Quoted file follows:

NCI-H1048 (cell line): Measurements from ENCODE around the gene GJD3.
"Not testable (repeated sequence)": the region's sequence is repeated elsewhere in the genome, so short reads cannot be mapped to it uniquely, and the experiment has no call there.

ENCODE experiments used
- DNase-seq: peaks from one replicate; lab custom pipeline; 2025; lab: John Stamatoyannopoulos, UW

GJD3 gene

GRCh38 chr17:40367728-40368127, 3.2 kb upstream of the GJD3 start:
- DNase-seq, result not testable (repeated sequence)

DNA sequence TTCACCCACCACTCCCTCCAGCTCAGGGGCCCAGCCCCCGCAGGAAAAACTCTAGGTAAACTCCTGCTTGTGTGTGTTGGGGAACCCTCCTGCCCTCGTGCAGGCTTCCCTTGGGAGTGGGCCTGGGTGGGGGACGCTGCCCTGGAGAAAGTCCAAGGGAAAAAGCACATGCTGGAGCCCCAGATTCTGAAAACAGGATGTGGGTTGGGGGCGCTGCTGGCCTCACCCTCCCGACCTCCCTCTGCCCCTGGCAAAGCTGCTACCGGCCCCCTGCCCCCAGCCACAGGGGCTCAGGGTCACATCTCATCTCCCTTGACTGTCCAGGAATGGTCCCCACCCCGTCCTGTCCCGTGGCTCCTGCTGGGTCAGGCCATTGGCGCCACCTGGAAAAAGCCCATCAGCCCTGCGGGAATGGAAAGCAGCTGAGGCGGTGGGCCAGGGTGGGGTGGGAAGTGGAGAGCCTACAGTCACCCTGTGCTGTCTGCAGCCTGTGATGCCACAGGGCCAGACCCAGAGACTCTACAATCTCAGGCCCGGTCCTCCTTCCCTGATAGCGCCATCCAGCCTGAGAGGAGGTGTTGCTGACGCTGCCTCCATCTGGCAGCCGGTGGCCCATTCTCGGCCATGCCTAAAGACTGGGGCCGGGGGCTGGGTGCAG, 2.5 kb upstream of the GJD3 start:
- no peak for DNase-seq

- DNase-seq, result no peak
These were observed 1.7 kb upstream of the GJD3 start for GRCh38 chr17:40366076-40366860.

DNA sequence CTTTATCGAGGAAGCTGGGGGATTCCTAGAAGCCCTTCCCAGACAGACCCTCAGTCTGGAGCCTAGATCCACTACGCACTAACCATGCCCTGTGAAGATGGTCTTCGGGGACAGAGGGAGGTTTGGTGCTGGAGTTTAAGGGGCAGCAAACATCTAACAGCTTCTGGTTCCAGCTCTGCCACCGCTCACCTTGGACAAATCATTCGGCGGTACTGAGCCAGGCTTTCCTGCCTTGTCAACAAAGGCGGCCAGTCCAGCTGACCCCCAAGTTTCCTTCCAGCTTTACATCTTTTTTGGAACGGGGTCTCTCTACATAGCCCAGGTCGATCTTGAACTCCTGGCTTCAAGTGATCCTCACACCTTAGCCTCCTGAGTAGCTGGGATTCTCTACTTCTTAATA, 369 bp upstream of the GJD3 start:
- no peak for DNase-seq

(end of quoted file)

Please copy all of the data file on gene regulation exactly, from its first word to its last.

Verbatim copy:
NCI-H1048 (cell line): Measurements from ENCODE around the gene GJD3.
"Not testable (repeated sequence)": the region's sequence is repeated elsewhere in the genome, so short reads cannot be mapped to it uniquely, and the experiment has no call there.

ENCODE experiments used
- DNase-seq: peaks from one replicate; lab custom pipeline; 2025; lab: John Stamatoyannopoulos, UW

GJD3 gene

GRCh38 chr17:40367728-40368127, 3.2 kb upstream of the GJD3 start:
- DNase-seq, result not testable (repeated sequence)

DNA sequence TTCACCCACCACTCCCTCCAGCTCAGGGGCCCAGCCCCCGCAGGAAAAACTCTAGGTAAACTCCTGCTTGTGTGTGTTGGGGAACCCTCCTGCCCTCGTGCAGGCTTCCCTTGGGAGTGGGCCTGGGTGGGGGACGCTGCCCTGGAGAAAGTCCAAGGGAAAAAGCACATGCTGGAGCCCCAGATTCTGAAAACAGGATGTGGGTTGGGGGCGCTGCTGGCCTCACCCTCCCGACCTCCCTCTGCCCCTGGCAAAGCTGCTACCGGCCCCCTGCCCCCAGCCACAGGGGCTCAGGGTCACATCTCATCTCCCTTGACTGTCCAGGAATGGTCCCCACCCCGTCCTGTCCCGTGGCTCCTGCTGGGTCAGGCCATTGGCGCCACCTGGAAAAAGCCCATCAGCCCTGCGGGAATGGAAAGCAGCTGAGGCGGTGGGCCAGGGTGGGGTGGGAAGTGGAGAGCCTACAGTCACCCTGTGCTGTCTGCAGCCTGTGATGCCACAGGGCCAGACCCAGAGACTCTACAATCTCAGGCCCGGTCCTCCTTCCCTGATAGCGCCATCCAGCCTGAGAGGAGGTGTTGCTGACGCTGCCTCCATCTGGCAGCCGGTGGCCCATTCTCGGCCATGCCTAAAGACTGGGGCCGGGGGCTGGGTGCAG, 2.5 kb upstream of the GJD3 start:
- no peak for DNase-seq

- DNase-seq, result no peak
These were observed 1.7 kb upstream of the GJD3 start for GRCh38 chr17:40366076-40366860.

DNA sequence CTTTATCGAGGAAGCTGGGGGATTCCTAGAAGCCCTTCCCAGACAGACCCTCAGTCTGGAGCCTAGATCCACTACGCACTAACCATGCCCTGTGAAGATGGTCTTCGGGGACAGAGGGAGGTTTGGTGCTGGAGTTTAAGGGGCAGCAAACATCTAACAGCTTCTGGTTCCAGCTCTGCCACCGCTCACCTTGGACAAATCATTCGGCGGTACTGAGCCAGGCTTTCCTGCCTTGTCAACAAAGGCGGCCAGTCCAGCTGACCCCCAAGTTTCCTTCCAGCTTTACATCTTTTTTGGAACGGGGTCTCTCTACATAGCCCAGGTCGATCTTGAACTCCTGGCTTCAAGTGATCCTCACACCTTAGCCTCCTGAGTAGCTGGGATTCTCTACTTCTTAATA, 369 bp upstream of the GJD3 start:
- no peak for DNase-seq